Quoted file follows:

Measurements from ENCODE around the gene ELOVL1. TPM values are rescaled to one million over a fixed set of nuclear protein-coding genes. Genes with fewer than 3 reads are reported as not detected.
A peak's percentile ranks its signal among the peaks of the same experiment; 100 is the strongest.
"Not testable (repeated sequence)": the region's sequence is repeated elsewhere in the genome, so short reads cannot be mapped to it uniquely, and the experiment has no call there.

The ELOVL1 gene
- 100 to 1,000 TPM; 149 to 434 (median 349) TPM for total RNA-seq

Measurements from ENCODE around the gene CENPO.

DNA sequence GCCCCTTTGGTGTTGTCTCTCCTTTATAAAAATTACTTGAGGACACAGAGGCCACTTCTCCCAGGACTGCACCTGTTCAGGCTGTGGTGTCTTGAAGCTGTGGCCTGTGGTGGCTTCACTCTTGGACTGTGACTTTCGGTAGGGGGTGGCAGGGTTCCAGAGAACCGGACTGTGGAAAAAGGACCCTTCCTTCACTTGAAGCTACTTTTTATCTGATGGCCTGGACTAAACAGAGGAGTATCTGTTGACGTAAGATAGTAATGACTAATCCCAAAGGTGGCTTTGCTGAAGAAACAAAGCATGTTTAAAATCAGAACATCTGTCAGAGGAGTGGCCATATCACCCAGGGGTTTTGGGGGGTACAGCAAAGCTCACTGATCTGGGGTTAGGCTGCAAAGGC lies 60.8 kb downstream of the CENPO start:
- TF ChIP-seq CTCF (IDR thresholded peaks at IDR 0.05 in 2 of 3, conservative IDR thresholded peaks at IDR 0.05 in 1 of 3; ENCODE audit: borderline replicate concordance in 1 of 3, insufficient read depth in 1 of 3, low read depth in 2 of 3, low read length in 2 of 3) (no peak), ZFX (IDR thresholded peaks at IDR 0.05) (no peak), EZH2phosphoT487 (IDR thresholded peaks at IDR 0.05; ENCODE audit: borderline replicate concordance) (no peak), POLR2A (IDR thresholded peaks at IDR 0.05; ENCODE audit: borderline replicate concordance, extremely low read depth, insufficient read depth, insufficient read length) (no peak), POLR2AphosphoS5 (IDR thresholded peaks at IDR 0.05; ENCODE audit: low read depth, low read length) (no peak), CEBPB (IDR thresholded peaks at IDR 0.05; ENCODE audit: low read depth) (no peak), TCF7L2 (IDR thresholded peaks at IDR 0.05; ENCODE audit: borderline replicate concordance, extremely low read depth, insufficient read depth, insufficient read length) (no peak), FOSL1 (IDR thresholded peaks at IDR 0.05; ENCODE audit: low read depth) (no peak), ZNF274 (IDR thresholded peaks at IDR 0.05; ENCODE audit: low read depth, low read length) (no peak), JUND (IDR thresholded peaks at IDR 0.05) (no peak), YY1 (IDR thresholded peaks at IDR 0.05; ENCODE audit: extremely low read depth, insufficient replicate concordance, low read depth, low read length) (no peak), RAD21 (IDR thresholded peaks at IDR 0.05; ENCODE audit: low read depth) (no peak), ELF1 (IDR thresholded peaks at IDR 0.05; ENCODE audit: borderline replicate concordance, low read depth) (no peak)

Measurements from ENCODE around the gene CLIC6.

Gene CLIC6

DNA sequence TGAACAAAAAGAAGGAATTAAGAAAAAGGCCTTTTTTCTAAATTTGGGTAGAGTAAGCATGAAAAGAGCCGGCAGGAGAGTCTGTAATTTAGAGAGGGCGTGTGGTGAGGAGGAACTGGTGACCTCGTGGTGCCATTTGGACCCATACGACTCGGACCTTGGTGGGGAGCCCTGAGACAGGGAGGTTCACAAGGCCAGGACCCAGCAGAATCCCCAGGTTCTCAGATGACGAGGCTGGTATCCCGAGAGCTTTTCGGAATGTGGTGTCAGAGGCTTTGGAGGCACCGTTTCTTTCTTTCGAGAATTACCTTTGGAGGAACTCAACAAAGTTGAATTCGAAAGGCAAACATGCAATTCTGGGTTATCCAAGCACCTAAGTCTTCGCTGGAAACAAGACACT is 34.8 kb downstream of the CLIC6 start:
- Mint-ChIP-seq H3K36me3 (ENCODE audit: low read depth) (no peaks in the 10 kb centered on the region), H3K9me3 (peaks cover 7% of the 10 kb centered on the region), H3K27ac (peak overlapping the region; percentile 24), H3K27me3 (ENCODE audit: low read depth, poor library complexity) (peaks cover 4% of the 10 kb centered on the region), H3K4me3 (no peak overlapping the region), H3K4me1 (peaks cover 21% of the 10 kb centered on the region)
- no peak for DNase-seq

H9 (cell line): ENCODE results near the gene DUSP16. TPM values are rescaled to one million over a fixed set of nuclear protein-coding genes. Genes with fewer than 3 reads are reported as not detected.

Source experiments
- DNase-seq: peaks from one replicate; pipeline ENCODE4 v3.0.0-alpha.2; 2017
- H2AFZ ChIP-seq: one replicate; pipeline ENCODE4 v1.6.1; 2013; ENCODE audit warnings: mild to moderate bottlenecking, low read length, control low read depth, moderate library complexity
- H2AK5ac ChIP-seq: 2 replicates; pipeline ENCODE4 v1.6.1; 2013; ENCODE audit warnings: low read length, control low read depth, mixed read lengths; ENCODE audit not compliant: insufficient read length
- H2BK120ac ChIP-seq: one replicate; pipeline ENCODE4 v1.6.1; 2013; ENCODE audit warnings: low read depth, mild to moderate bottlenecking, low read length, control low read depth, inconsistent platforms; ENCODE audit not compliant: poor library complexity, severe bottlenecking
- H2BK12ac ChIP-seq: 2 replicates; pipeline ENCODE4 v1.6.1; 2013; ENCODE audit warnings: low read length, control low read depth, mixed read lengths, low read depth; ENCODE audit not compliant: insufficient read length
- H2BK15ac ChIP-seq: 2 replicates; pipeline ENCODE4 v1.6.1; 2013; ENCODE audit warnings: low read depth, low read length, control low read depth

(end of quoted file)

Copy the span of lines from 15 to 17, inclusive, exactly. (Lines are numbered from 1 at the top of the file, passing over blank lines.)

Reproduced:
Source experiments
- DNase-seq: peaks from one replicate; pipeline ENCODE4 v3.0.0-alpha.2; 2017
- H2AFZ ChIP-seq: one replicate; pipeline ENCODE4 v1.6.1; 2013; ENCODE audit warnings: mild to moderate bottlenecking, low read length, control low read depth, moderate library complexity